President Biden on Tuesday signed a national security memo to support the execution of a strategy and implementation plan to counter biological threats, improve pandemic preparedness and achieve health security worldwide.
The National Biodefense Strategy seeks to detect pandemics and other biological threats by accelerating the development of new technologies and prevent outbreaks from becoming epidemics by strengthening laboratory biosafety and security and deterring the use and development of bioweapons, the White House said Tuesday.
The strategy aims to improve preparedness to respond to outbreaks and other biological incidents by facilitating testing within 12 hours, developing vaccines within 100 days and accelerating therapeutic development and validation to repurpose existing drugs within 90 days.
The White House said the memo seeks to improve the coordination of federal biodefense initiatives by directing agencies and departments to prioritize the strategy’s implementation in their annual budgets and requiring the Intelligence Community to track the evolving biothreat landscape and provide information needed to address various forms of biothreats.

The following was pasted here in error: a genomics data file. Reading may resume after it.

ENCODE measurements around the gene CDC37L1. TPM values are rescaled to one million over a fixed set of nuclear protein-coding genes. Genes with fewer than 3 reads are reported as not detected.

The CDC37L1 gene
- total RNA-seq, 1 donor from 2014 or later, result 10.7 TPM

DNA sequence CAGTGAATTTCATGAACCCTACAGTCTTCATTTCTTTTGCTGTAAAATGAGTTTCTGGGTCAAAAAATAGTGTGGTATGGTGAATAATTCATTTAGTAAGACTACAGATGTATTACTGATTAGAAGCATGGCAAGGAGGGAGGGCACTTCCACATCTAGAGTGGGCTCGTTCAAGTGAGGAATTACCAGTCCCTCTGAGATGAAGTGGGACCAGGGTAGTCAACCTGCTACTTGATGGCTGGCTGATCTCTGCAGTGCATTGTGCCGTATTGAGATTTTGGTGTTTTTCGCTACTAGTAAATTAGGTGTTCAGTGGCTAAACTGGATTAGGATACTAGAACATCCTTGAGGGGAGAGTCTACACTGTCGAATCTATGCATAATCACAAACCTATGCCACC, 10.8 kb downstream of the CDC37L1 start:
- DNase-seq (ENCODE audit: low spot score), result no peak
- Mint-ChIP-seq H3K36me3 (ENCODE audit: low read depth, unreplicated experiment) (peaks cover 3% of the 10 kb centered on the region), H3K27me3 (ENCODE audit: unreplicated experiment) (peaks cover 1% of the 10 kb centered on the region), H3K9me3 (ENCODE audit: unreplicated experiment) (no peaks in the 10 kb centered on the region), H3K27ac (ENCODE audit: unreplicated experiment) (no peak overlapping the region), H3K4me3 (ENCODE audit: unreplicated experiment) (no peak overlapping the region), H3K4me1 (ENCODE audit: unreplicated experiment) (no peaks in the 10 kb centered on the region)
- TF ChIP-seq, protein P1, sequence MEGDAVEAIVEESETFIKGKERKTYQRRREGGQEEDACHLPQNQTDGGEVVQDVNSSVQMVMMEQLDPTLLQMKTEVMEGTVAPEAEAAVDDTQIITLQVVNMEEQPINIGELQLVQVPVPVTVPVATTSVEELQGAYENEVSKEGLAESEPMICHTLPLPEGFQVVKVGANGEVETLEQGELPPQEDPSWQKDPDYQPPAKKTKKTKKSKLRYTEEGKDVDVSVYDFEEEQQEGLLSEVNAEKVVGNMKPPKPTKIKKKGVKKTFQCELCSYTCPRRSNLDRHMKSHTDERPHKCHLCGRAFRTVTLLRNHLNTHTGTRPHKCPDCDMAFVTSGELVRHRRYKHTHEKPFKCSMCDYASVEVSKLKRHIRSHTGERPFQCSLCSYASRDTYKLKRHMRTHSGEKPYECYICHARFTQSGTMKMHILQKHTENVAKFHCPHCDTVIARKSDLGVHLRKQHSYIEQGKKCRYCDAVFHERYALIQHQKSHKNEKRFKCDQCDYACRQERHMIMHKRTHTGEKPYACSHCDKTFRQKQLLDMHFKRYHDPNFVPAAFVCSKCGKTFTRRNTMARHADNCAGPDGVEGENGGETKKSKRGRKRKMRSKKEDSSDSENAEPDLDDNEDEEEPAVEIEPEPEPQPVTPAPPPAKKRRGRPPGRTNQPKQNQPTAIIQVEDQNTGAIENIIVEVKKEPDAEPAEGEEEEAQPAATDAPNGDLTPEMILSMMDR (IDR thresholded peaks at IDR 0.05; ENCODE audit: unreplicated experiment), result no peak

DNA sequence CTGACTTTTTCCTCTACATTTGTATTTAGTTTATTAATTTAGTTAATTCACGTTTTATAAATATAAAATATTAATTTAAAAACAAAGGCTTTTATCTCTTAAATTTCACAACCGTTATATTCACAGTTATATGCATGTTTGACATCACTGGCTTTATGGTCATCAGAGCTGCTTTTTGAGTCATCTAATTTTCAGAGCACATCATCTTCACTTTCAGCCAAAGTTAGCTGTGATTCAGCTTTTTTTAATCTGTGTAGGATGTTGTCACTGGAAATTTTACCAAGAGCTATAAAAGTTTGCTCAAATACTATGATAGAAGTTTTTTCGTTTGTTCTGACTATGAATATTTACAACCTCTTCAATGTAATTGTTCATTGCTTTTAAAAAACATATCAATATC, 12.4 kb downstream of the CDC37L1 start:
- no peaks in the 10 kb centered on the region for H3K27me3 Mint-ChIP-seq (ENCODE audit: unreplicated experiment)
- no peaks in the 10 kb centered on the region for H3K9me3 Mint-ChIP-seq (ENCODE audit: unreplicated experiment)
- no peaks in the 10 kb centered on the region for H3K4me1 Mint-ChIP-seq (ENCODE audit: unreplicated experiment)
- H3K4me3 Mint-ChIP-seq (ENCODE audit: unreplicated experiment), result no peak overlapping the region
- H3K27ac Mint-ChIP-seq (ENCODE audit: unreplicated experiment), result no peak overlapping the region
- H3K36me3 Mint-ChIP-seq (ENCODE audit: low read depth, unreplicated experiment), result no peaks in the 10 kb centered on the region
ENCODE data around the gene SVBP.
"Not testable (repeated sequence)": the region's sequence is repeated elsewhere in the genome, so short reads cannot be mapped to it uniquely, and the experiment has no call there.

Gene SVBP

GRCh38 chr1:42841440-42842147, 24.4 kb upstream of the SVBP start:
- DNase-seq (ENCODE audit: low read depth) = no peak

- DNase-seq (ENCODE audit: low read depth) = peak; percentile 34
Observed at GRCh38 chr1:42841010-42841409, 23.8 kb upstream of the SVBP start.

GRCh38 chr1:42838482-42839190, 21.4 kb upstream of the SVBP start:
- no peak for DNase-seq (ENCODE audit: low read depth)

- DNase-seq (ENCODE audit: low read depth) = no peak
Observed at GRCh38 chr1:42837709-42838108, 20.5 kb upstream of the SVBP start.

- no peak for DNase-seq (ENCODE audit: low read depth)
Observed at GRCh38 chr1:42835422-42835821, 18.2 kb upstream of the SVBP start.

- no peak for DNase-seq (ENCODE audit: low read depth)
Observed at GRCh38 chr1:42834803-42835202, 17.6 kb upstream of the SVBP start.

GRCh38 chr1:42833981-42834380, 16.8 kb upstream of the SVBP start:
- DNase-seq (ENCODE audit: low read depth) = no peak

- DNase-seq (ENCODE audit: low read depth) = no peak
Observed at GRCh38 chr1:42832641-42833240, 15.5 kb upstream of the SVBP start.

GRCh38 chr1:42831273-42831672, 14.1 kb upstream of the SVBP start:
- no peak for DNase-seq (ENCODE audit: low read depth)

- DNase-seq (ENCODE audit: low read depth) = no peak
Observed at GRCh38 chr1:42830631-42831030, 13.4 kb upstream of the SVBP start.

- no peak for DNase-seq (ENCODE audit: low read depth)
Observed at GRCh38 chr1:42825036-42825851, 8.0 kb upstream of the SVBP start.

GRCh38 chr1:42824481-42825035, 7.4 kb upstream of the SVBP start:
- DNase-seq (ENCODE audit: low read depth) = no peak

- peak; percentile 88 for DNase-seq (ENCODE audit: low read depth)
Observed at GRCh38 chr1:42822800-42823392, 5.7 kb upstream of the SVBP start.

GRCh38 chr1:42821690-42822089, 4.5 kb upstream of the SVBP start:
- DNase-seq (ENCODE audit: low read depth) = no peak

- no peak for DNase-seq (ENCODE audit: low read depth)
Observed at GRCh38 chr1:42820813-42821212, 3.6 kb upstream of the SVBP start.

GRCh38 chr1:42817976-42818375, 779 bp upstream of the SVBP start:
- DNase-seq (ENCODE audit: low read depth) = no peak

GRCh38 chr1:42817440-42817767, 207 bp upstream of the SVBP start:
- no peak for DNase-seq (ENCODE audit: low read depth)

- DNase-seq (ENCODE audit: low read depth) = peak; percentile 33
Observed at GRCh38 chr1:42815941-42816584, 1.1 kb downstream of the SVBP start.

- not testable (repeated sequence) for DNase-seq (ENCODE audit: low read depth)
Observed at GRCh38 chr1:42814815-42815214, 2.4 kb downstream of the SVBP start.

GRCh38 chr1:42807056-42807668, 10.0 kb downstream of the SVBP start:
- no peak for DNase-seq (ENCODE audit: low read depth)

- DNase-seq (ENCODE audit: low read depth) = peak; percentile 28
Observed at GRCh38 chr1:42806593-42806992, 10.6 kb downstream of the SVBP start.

The strategy outlines five goals to strengthen the biodefense enterprise: enabling risk awareness and detection to inform decision-making across the biodefense enterprise; ensuring biodefense enterprise capabilities to prevent bioincidents; ensuring biodefense enterprise preparedness to reduce the impacts of bioincidents; driving rapid response to limit the impacts of bioincidents; and facilitating recovery to restore the community, the economy, and the environment after a bioincident.
Each goal comes with specific objectives. For the first goal, the U.S. needs to ensure that risk assessments, intelligence and forecasting inform decision-making and that biosurveillance, biothreat detection and information systems are integrated and coordinated to detect, prevent and recover from bioincidents.
“The National Biodefense Strategy recognizes that domestic action alone is insufficient to protect America’s health and security in an interconnected world,” Secretary of State Antony Blinken said in a statement published Wednesday.
“It directs greater international attention and focus, including expanding sustainable and transparent capacity building, improving country-led and adequately financed health security, as well as actions to prevent the acquisition and use of biological weapons,” added Blinken, a previous Wash100 Award winner.